My Wallpaper from Haiti

I love these two Haitian children. I don’t know who they are, but they are so beautiful, so charming -and they remind me of my sons in demeanor, the straightforward older one, the little hotdogger behind him.

They have been on my desktop since I posted this piece, an update on Haiti, mostly from the perspective of Ed, a missionary in a city called Petit Goave.

I get updates on Petit Goave, and Ed, from a reader named DeLynn, and each time I open one of her emails, it is with a feeling that is half-dread, half-gladness. Dread, because what the people of Haiti are living through is so harrowing, and it is reading that makes one’s heart ache. Gladness because I get to see pictures of people like these children, and they make me gasp with the vivacity and joy and courage I see in them.

Look at those smiles. These children have known joy and security in their lives, even without prosperity, which is a fleeting and illusory thing. The one in the foreground, who looks a little older to me, his eyes are full of light and life. That little one leaning over his shoulders -you can tell he’s a scamp.

I wish I knew their names
, but they have become a part of my life, even so. I turn on my computer and there they are, in all their youth and health and beauty, and they smile and I smile back, and ask God’s blessings on them, and their families, and on all the people in Haiti who are suffering, mourning, recovering, wandering, hoping, living, healing and laughing, even as they realize that “normal” has been completely redefined for them, that “ordinary” is no longer even on their map. I pray for the people who are working to bring them relief, and for a change-of-heart for those who would exploit or bully or terrorize or further victimize these people who have had every material thing, and many loved ones, taken from them. I pray for perseverance for these children and all their friends. And I pray that their future will be -with the help of God, and the goodwill of nations- better than their past has been.

A while back I wrote about the difference between Icons and popular idols:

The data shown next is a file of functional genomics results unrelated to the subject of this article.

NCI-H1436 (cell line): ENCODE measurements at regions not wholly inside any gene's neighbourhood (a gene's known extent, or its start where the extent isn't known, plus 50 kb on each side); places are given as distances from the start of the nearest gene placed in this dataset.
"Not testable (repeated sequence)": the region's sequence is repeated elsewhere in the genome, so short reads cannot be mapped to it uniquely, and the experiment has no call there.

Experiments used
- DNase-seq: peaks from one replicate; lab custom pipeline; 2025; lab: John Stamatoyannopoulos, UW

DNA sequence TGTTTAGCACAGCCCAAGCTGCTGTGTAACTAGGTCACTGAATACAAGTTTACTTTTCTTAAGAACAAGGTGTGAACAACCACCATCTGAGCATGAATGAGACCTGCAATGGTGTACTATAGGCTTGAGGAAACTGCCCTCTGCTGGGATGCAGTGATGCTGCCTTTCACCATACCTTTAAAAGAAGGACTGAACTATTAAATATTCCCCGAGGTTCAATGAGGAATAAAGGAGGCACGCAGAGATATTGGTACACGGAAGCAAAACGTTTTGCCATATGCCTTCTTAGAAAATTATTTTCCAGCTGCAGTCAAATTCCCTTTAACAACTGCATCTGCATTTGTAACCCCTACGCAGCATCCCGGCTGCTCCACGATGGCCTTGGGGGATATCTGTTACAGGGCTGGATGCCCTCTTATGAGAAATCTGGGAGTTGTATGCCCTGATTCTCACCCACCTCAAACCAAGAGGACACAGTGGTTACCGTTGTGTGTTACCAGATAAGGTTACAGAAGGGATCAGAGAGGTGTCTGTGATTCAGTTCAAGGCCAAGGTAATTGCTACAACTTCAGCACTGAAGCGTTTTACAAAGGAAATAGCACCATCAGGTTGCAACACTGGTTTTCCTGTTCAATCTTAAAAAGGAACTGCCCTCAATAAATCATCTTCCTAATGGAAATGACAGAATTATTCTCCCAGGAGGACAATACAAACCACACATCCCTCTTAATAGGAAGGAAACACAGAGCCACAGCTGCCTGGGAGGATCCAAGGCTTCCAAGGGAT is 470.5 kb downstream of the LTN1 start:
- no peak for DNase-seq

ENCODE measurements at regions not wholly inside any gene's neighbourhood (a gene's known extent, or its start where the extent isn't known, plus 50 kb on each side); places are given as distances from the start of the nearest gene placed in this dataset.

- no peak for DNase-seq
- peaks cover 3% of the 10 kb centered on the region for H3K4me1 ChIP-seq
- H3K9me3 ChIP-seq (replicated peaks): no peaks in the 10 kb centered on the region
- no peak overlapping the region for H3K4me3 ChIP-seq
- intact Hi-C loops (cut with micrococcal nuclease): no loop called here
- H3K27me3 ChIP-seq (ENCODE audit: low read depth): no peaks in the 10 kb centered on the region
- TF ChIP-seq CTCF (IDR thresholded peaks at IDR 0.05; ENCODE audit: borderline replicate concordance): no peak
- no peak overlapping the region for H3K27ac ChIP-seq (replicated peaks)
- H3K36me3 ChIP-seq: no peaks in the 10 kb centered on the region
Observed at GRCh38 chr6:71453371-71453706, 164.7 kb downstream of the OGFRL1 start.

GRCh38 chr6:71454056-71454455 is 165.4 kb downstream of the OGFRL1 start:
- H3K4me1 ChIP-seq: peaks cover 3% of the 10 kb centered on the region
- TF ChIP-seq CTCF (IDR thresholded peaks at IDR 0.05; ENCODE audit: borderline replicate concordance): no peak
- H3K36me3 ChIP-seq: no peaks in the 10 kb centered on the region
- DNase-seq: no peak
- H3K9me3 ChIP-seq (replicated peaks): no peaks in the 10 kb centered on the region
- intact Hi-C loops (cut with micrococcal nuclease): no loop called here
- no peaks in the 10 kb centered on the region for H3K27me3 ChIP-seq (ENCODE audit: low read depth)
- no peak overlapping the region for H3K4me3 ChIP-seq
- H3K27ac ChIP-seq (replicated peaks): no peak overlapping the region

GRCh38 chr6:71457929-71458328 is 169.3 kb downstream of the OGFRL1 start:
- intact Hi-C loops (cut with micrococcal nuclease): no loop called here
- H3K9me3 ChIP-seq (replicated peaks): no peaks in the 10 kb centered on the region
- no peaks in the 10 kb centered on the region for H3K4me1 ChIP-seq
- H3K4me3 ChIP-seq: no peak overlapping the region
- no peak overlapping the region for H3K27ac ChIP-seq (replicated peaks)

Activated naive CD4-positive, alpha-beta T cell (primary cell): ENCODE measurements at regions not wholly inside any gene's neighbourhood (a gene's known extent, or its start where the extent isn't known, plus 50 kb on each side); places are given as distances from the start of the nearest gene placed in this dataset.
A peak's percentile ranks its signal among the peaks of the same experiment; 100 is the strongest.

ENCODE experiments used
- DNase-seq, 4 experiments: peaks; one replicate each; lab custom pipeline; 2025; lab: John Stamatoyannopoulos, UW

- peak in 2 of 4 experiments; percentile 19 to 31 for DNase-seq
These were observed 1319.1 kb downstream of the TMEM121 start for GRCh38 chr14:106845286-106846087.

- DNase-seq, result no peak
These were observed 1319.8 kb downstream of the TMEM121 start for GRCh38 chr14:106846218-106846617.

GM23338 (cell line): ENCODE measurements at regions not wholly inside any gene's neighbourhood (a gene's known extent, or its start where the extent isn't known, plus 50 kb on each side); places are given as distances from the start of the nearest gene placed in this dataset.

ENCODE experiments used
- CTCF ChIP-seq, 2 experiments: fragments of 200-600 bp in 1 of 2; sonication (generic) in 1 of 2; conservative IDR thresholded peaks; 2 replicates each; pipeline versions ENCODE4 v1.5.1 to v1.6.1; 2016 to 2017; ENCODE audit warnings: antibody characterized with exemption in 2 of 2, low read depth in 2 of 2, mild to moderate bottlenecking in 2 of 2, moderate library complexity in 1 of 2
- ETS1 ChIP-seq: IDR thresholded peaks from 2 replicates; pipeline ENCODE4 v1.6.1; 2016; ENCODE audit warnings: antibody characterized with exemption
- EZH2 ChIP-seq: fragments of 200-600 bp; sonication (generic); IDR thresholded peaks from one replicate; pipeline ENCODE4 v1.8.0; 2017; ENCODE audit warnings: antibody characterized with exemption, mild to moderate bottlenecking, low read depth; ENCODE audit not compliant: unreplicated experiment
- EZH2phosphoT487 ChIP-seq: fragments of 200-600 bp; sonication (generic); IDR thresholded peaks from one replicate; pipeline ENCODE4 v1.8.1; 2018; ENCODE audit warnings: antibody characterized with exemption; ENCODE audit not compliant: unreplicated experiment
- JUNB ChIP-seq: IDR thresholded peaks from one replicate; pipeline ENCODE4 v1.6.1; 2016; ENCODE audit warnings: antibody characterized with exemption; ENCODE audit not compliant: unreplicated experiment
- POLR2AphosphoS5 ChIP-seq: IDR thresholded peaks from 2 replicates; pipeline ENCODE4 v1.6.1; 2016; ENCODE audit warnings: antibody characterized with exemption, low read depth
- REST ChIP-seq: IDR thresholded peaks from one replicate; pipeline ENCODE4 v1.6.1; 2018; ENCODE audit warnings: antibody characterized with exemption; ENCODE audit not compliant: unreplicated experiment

An Icon looks out from an Intrinsic light and points to its Source; there are no shadows in which to hide

An idol looks out from man-created light, and points to no one but himself; then walks into the shadows

An Icon looks you straight in the eye and dares you to pursue truth.

An idol wears shades and has his spokesperson tell you what you want to hear.

An Icon teaches you how to focus, how to quiet down, focus, collect oneself and hear the small, still voice.

An idol teaches throws noise, images and issues at you, non-stop, scatters your thinking and deafens you to any voice but his.

An Icon whispers wisdom.

An idol shouts sound-bites and mindless trendspeak.

An Icon inspires you to chant to the Most High.

An idol inspires you to chant to him.

In a way, the image of these two little boys is as much a Holy Icon for me as is this image of Namrata Nayak. These photographs, of put-upon young people with eyes that are direct and fearless, are as instructive to me as any Orthodox Icon. Both humble me, and urge me to prayer, and instruct me as to what matters in life; they teach the power of light, and love. They demonstrate the transcendent, unconquerable human spirit that cannot be extinguished by adversity. A light shines in the darkness. The darkness does not overcome.

Here are a few updates from Ed,
and a few more pictures, as of Tuesday/Wednesday:

Some of the kids gathering for a game. Most of them dressed up in their best clothes as though they were coming to a fancy dinner. All of them are living in the street;many no longer have homes.

Writes Ed: “As long as they have food and somewhere to play, they’re okay. It’s when they go to bed under the stars that they remember.”

Yes, I’m sure that’s when the sounds and sensations of the earthquake come alive at night, reverberating in their memories.

The food handouts in Port au Prince (PAP) have not been going well. Too many people, and the strong push ahead and take most of it. Ironically, often the people that most need help are least likely to get it. This would have been the case even before the earthquake.

They did a food handout near the dock here in Petit Goave today and it got out of hand as well. Everyone is afraid there won’t be enough. Usually there isn’t, especially when bullies take more than their share. In communities that we work in, we are able to make sure each family gets some.

It is a huge task and we are dealing with hundreds and they with thousands.

And today, after many days of difficult reads…

I believe that wonderful things are going to rise out of this nightmare. We are getting some BIG dreams. It’s going to be a long hard road, but it’s going to be worth it. Lest we get too lost in the future, the ever present tremors keep us in the present. I hate those things. . . we gave supplies to 45 families this afternoon. Also, fed several folks here at the house and met with a few pastors. The weather was beautiful. We have ice and gas in town now. That’s great news. Don’t know when there will be electricity again. . . . it is night again. Everything here is dark. Everything except my computer screen, which the bugs can’t resist. Nearly time to head back to my tent. I am one of the lucky ones that has a tent. The moon is full tonight…and so are the streets